Nuggets helps put a finger on retail transactions with blockchain


Retailers are continually testing new payment methods to make transactions faster, more efficient and seamless. And at a time when the collection of personal data is both an asset and a potential liability, they’re also seeking methods that have a high level of security.

A new smartphone app being launched this year by a London-based startup offers online and mobile shoppers the ability to make a purchase with just a fingerprint. And with the technology built on a blockchain platform, the company says the app has the potential to bring greater security and efficiency to retail transactions.

The app, called Nuggets, looks much like Apple Pay and other digital wallets that rely on the fingerprint scanners built into current smartphones. First-time users enter their personal information by scanning a photo ID and then taking a selfie to make sure their face matches the ID. They then enter their credit or debit card data and then a fingerprint to become a “trusted” user.

When making a mobile purchase from a seller who accepts the app, the user can choose to pay by Nuggets and then swipe their fingerprint to approve the purchase with no need for a login or password. When buying online on a computer, merchants who accept the app send a code to the user’s phone that then allows them to use their fingerprint, also without the need for a password. So far, the app only works on mobile or online rather than in stores.

Once a user makes their first payment on the Nuggets system, they receive notification that the transaction was good and went through. As users build their history on the network, they can process higher value payments even faster.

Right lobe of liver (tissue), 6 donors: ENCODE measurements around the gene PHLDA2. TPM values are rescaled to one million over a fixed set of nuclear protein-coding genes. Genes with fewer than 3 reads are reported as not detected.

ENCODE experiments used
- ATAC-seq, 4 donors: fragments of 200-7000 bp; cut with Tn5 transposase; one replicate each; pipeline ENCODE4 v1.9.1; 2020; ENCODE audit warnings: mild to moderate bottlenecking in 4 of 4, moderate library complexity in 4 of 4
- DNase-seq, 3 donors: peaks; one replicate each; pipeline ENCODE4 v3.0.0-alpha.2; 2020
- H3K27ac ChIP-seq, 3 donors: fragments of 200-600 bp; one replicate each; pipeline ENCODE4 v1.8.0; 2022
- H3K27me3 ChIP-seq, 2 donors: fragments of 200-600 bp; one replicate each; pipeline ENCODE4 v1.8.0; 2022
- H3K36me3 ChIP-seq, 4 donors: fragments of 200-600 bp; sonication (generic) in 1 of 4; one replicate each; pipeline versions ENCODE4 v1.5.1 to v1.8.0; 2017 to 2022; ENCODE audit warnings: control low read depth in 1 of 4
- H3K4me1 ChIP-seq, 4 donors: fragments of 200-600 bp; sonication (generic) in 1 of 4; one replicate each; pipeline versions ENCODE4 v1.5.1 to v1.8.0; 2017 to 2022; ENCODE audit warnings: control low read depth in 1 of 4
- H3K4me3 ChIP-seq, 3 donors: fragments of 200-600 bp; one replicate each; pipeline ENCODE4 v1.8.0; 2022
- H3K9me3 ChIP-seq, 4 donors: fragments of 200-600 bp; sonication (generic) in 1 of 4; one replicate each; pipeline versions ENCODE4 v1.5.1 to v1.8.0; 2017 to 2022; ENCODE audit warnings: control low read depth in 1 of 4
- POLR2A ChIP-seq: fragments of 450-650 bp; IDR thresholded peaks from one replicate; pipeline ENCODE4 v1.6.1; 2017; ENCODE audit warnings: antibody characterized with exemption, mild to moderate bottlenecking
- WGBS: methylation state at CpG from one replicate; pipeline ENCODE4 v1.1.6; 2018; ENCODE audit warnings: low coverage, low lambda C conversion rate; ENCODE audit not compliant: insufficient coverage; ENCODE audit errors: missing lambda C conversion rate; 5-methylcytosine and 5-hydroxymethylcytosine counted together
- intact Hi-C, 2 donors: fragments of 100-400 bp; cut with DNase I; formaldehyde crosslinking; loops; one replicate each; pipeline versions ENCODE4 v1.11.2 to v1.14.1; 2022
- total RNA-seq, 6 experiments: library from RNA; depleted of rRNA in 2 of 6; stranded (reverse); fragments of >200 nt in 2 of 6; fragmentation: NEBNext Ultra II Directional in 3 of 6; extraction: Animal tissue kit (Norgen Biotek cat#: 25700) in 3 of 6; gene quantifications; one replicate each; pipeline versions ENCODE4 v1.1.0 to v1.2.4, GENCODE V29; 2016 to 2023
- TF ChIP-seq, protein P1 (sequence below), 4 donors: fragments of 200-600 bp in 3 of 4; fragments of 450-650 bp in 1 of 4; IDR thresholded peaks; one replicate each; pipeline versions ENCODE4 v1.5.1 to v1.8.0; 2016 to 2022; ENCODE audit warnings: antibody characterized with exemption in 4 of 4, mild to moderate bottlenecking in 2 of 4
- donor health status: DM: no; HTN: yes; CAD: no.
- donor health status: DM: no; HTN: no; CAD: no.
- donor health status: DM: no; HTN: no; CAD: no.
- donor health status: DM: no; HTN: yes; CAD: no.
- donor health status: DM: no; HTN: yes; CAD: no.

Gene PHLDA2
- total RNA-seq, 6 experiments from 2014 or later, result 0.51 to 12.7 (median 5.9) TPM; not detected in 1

The retailer, meanwhile, receives an encrypted code approving the transaction, but not the buyer’s credit card data or other personal information, according to Nuggets. With no sensitive data received, there’s no data to store and no data to hack, the company says.

Increasing scrutiny

Introduction of the app comes at a time when retailers face increasing scrutiny over data security as the creation and collection of data grows at an astonishing rate. According to a recent report from IBM, 90 percent of the world’s data was created in the past two years.

Consumer data has long been a high-profile target for hackers, and data protection is a top priority for the retail industry. The 2017 Verizon Data Breach Investigations Report found retail accounts for less than 5 percent of data breach incidents, or about one-fifth the number seen by the financial services industry. But because big retailers are household names with a direct relationship to consumers, it’s often retailers’ names who end up in the headlines — even when the breach involves a retailer’s customers but actually happened at a bank or card processor. The attacks can cost retailers millions in financial losses and in brand damage whether they’re to blame or not.

Regulators around the world are also taking a closer look at how companies handle and secure data. In Europe, the new General Data Protection Regulation goes into effect in May, and will call for data minimization and stronger penalties than current law. It’s expected to have ramifications for U.S. retailers that operate in Europe, and could also open the door for similar regulations in the United States.

This growing collection of data, rising risks for brand damage when a risk occurs and new regulations are a “perfect storm” that shows the need for retailers to create a new system of transacting, says Nuggets CEO Alistair Johnson.

“How we’re storing data is a broken model. It’s a scary business to be in when you’re just trying to sell goods and have to be worried about data breaches, embarrassment and possible fines,” Johnson says.

Less data to hack

Retailers have been searching for ways to make payments more convenient, while improving security. Many have been bolstering cybersecurity initiatives, making better use of encryption or tokenization and exploring mobile wallets and alternative payment methods.